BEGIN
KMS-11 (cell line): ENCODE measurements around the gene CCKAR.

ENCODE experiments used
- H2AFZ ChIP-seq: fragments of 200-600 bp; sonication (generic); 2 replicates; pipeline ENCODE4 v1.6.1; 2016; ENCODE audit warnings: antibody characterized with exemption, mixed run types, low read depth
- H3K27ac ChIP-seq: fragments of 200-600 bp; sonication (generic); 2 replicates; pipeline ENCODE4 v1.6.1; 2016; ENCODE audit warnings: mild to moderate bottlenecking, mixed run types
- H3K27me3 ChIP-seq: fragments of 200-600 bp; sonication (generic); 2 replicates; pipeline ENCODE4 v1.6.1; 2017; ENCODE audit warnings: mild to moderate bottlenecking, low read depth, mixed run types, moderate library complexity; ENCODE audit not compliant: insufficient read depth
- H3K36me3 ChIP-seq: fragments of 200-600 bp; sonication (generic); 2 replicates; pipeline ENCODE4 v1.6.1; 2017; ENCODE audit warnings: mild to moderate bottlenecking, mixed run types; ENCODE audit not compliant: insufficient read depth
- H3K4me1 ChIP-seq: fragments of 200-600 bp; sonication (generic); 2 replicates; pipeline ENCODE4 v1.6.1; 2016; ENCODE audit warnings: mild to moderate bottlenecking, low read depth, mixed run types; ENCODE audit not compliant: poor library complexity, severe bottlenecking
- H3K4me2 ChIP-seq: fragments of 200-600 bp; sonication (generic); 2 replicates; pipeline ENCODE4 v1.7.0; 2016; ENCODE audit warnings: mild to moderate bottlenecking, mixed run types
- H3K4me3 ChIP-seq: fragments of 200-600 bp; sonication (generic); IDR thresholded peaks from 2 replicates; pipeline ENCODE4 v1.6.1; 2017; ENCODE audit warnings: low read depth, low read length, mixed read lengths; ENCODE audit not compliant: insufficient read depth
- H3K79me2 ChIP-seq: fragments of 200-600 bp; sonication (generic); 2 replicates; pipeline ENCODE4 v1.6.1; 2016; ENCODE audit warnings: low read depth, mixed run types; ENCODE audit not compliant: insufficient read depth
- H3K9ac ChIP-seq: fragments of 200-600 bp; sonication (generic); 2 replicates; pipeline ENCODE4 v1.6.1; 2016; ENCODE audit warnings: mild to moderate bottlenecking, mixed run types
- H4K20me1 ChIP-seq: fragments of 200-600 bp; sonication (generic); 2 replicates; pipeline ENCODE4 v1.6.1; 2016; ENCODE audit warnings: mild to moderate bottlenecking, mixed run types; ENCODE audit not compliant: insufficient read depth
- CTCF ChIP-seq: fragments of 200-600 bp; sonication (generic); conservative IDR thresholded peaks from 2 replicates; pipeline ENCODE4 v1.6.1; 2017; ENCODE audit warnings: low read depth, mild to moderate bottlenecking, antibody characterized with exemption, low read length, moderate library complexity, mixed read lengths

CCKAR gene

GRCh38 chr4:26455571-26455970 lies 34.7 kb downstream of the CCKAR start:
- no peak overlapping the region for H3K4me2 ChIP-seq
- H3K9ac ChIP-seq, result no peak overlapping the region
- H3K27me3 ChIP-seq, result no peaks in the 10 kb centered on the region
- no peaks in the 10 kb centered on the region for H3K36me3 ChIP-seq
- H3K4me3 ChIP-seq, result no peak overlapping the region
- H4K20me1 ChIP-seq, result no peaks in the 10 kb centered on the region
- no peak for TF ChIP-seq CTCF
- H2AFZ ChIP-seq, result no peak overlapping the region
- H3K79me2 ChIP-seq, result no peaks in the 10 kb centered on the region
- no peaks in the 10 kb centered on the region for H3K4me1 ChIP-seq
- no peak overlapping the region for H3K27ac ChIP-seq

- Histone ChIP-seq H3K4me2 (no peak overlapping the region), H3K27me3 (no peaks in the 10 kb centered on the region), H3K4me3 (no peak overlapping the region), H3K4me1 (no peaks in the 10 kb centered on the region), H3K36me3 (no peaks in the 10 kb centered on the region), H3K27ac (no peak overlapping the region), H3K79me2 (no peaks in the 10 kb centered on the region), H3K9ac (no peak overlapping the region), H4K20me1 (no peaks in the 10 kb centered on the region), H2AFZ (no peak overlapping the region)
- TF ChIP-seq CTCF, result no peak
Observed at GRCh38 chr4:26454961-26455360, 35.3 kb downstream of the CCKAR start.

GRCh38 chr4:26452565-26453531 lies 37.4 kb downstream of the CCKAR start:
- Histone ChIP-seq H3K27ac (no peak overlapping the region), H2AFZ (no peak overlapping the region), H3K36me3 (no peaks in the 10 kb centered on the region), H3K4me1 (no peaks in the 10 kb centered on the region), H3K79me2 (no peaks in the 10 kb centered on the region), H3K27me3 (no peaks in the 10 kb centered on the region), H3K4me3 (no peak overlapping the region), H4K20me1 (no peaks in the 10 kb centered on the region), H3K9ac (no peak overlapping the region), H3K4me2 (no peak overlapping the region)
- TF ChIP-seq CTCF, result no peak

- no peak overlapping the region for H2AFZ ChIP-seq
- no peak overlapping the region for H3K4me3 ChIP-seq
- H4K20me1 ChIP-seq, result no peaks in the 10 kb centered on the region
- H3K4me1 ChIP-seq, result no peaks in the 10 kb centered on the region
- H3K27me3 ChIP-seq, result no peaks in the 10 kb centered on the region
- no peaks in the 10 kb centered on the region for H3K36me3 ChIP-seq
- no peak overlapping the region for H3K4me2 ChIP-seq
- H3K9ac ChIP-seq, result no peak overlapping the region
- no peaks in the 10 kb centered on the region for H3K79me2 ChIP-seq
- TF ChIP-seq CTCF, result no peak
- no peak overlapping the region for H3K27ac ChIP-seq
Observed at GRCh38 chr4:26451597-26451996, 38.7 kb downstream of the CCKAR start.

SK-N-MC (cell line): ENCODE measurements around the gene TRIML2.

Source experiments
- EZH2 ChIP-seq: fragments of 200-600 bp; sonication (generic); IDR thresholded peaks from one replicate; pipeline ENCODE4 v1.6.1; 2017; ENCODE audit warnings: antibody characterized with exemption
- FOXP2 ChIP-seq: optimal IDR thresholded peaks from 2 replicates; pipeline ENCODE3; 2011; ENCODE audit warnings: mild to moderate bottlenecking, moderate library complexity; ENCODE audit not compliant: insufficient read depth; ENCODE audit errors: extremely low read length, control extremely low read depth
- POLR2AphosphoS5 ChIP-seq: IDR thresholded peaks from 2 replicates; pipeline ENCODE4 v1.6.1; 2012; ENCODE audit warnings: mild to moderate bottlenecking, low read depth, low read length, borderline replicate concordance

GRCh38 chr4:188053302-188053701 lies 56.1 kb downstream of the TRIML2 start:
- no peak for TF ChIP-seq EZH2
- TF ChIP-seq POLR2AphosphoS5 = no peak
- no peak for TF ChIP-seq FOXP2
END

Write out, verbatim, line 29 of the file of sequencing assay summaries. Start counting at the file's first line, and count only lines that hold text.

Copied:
Observed at GRCh38 chr4:26454961-26455360, 35.3 kb downstream of the CCKAR start.